Thursday, January 14, 2010

The Non-Reform Banking Club

Is the banking industry a subsidiary of big government? Read the Wall Street Journal article on why the banking industry hasn’t been subject to most radical reform.

Unsurprisingly (see previous posts about the “Classical Banking Club” on this blog), after governments’ bailouts, banks have rapidly returned to business as usual and the pressure for drastic reform seems to have cooled. The WSJ suggests a public choice explanation. Excerpt:

“Those who have had powerful positions in the public sector tend to move on to a later, and often more lucrative, role in banking.”

The French, who have an extensive experience of this system, also have a word for it: “pantouflage”, and one is reminded of the well-known theory of George Stigler: the capture of regulatory authorities by business interests.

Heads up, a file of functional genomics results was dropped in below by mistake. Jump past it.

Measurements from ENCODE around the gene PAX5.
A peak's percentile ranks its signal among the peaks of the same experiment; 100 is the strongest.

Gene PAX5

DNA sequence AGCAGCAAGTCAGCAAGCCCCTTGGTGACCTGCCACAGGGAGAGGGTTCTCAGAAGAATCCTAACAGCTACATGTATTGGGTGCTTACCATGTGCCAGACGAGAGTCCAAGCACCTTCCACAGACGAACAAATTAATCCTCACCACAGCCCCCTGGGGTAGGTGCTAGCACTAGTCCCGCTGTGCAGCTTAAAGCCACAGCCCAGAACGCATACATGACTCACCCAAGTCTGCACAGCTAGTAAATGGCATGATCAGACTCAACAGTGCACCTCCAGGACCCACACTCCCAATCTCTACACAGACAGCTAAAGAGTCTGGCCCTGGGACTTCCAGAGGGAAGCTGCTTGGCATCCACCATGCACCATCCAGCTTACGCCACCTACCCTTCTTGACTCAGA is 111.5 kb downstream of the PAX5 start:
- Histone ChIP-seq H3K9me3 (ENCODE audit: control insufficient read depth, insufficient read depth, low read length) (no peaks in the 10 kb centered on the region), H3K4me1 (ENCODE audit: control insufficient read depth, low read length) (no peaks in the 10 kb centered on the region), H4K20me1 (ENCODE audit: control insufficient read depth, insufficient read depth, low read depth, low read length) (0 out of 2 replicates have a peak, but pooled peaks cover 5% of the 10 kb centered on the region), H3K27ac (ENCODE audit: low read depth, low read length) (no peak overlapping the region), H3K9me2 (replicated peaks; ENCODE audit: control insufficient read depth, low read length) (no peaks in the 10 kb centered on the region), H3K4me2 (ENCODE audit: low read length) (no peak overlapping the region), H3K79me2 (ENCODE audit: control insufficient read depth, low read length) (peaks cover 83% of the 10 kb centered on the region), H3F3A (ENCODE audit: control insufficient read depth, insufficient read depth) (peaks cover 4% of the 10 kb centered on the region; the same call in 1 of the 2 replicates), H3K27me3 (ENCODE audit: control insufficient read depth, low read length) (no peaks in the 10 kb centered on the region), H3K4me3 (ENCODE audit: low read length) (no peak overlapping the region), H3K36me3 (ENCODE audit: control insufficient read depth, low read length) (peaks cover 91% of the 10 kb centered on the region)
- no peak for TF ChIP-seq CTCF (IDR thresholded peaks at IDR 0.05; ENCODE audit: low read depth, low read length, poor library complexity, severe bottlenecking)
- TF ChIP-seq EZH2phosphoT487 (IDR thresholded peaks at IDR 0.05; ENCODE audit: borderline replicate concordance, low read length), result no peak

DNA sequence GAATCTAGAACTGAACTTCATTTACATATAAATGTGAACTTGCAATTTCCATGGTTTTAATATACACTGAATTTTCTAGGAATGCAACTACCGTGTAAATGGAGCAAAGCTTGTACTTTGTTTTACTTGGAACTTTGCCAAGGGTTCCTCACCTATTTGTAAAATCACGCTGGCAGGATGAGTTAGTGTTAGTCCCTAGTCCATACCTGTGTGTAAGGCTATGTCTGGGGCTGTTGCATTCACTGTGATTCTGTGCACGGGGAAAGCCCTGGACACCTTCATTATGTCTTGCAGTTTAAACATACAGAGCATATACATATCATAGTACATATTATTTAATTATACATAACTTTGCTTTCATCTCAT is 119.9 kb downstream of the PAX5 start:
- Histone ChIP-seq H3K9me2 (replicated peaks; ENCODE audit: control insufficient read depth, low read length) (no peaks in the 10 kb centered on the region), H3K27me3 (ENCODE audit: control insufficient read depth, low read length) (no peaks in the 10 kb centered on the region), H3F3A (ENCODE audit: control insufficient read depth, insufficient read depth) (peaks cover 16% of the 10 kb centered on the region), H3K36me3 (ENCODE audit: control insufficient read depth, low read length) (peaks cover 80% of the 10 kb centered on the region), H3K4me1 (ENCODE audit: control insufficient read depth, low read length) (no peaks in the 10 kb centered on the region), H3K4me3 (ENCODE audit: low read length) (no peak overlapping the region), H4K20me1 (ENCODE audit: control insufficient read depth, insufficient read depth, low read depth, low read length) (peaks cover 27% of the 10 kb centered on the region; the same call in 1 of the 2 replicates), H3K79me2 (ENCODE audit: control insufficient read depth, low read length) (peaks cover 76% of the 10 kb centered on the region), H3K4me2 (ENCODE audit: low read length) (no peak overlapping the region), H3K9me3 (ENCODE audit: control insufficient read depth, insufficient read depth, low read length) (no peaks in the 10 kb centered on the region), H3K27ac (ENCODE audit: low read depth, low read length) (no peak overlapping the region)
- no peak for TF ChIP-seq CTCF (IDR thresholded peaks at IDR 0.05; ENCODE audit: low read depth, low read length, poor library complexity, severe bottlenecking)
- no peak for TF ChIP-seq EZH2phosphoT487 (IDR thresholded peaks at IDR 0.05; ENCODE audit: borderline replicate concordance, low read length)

This makes the current criticism of the alleged excesses of “liberal” (in the European sense), or “free market”, or competitive capitalism’s responsibility in the financial crisis, irrelevant. The current reality is one of a collusive, public-private, symbiotic capitalism.

The solution then is not to be found in an additional extension of the public sector and public spending, but in establishing a clearer frontier between public and private, business management and the bureaucratic-political class.

And take note: the new book by Laurence J. Kotlikoff, the leading proponent of “limited purpose banking” (or “narrow banking”, or else “classical banking”) is to be published in March. The title: “Jimmy Stewart is Dead, Ending the World’s Ongoing Financial Plague with Limited Purpose Banking”.

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